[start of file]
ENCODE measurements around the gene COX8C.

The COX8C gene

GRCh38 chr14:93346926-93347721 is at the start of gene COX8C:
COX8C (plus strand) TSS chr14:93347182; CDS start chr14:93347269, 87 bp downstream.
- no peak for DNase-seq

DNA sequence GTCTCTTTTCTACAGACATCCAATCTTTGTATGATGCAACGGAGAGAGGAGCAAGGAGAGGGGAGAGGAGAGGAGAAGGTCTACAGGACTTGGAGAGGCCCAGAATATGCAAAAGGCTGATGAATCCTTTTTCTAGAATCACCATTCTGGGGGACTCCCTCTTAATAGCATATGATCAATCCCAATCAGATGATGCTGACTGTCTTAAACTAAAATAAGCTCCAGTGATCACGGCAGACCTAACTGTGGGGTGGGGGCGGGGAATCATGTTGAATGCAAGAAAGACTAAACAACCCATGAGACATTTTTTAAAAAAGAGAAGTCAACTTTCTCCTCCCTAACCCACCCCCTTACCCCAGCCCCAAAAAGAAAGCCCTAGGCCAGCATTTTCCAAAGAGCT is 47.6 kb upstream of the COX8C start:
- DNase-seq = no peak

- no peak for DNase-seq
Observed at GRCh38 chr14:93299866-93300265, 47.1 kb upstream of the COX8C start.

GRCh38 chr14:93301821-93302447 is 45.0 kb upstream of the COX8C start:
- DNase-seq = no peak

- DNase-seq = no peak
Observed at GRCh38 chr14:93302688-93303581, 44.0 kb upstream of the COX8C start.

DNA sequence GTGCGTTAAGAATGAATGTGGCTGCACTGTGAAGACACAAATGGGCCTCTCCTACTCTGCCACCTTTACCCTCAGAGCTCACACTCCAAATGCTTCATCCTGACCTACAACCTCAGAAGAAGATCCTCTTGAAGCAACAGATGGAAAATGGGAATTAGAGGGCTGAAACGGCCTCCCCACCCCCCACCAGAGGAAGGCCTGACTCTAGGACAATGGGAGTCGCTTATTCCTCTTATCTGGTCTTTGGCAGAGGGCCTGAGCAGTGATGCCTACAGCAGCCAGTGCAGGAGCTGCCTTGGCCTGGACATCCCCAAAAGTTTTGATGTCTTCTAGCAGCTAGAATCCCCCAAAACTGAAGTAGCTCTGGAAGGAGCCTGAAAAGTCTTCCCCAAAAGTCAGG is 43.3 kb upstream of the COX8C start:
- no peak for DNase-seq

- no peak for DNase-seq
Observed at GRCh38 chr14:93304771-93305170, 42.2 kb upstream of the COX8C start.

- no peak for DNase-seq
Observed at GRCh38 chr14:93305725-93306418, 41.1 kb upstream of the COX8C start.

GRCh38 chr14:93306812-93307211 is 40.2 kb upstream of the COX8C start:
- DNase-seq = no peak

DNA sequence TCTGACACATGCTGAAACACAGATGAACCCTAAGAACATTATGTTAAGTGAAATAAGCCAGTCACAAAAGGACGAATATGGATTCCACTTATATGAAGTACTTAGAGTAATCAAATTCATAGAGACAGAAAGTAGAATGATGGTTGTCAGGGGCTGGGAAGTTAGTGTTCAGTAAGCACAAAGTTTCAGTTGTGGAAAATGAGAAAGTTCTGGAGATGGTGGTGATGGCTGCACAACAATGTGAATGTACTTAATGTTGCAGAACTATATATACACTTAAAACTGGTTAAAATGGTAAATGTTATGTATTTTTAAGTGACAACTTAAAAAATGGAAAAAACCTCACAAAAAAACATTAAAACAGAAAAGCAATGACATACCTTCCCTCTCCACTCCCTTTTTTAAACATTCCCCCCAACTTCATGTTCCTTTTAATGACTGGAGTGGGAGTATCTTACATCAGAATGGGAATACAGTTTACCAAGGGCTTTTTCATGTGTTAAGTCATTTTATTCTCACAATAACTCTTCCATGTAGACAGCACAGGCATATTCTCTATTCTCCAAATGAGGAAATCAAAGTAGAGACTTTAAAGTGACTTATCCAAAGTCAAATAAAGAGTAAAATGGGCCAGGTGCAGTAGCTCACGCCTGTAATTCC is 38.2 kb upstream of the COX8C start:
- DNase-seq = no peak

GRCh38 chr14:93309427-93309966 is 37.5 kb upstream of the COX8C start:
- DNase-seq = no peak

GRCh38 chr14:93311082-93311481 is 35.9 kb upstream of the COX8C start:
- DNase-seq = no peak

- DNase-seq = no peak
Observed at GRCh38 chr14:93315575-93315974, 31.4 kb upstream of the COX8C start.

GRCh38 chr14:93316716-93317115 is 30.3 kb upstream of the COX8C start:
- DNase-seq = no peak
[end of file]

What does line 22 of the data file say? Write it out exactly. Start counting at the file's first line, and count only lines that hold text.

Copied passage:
DNA sequence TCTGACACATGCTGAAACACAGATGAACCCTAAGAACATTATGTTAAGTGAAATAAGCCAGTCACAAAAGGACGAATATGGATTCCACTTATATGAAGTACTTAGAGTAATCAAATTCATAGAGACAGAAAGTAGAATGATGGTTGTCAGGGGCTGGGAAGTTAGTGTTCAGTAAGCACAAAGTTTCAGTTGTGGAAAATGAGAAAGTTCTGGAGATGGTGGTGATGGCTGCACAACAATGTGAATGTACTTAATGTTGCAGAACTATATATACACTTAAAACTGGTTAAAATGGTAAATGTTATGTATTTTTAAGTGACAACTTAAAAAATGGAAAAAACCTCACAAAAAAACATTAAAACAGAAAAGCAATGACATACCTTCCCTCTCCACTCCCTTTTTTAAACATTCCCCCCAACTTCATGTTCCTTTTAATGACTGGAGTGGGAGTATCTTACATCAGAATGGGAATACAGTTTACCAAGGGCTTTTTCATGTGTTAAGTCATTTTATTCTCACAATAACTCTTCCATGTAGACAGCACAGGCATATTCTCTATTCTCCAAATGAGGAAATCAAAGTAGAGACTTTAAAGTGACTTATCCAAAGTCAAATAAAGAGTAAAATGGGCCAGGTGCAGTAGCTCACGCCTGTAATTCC is 38.2 kb upstream of the COX8C start: